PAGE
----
I was reminded of a former career this week. A career that started and finished between 1988 and 1990. An ill-fated period of my education that was as much about my post-school confusion, as it was my determination to avoid getting a job. That ‘career’ was hairdressing. And my timely reminder of those dark days, was a request last week, from my son, for a ‘Ronaldo’ haircut.

Let me take you back to that bleak time in my life. I enjoyed school on the whole. I started out quite nerdy and quiet. I had my group of mates but individually, we were all nerdy and quiet. Somehow we found each other and formed a gang. But were never the cool kids who got the girls. Then as my confidence grew towards fourth and fifth year, I permed my hair (really) and got a girlfriend and everything changed.

Suddenly, I was the guy with the cool Chris Waddle haircut and a real girlfriend, who snogged and held hands during break time. I even lost my virginity to this girl and overnight, increased in height by a foot and a half. I was becoming a man. Alongside this though was a knowledge that I wasn’t particularly academic but I was good at making people laugh and play the clown in class. So suddenly, as I was coming towards the end of my education, I was quite enjoying school.

I managed to drag this out for a further two years by staying on in sixth form and getting an A-level in art but then, it was crunch time. I had to think about further education or, worse still, getting a job. I knew I wasn’t ready for work. To me it was a grown up thing and I wasn’t ready for such responsibility. I’m still not. So I sent myself off to the careers advice day in the school library, looked at all the pamphlets on the table, closed my eyes and wriggled my finger to let fate takes its course. What a bloody stupid idea that was.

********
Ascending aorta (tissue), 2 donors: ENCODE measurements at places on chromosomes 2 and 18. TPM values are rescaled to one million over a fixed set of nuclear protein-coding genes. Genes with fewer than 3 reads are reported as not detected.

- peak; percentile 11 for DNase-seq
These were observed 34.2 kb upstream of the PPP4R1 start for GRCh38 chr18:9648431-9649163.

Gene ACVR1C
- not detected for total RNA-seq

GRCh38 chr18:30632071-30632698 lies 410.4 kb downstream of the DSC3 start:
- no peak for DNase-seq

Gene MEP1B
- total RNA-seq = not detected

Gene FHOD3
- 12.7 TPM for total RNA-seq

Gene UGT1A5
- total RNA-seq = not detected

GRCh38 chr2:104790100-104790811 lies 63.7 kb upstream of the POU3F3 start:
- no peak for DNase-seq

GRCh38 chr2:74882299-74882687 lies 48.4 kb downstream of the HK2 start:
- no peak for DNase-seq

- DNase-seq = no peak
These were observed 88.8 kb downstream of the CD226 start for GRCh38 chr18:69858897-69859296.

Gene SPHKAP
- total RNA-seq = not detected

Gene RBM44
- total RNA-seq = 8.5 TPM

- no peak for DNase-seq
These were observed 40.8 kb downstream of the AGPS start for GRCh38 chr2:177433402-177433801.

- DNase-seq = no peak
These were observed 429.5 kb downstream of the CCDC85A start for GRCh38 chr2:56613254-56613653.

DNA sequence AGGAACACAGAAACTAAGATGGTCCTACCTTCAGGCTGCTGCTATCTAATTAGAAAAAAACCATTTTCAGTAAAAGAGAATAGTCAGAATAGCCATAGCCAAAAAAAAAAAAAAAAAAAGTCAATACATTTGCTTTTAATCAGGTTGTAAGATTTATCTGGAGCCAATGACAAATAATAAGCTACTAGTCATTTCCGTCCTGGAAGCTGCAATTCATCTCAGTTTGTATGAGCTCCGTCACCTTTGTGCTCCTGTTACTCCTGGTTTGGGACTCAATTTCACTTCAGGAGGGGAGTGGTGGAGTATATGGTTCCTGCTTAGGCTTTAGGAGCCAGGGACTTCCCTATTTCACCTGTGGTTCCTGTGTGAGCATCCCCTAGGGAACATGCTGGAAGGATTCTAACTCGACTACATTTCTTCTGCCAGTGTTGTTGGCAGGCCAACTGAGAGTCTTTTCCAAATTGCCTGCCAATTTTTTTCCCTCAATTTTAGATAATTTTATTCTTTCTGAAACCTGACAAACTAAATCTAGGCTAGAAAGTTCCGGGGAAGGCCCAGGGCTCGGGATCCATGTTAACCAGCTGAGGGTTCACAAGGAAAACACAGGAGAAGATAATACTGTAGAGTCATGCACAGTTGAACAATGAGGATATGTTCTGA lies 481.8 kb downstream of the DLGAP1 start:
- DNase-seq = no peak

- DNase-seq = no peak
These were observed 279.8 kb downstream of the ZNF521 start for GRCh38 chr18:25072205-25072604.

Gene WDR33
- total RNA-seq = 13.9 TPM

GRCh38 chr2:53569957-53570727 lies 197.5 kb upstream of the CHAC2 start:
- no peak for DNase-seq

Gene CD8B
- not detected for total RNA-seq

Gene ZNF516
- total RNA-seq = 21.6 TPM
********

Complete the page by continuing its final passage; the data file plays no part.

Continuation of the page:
Before I knew it, I had enrolled in a two-year BTEC National Diploma in Hairdressing and Beauty therapy at Clarendon College in Nottingham. I was the only male on the course (and gained a life education on the wonderful workings of women) but by the second year, I had ditched the perm and the trendy clothing, discovered Nirvana, shaved my hair off and had severely ‘dressed down.’

My decision was made. I would finish the course and qualify (which I did) and then go back to the same college and try something else. I went into social care and I found this much more rewarding. And there was only three males on the course.

Now, twenty years later, I’m doing the job I really want to do but I’d like to make it absolutely clear; I am still available for fringe trims.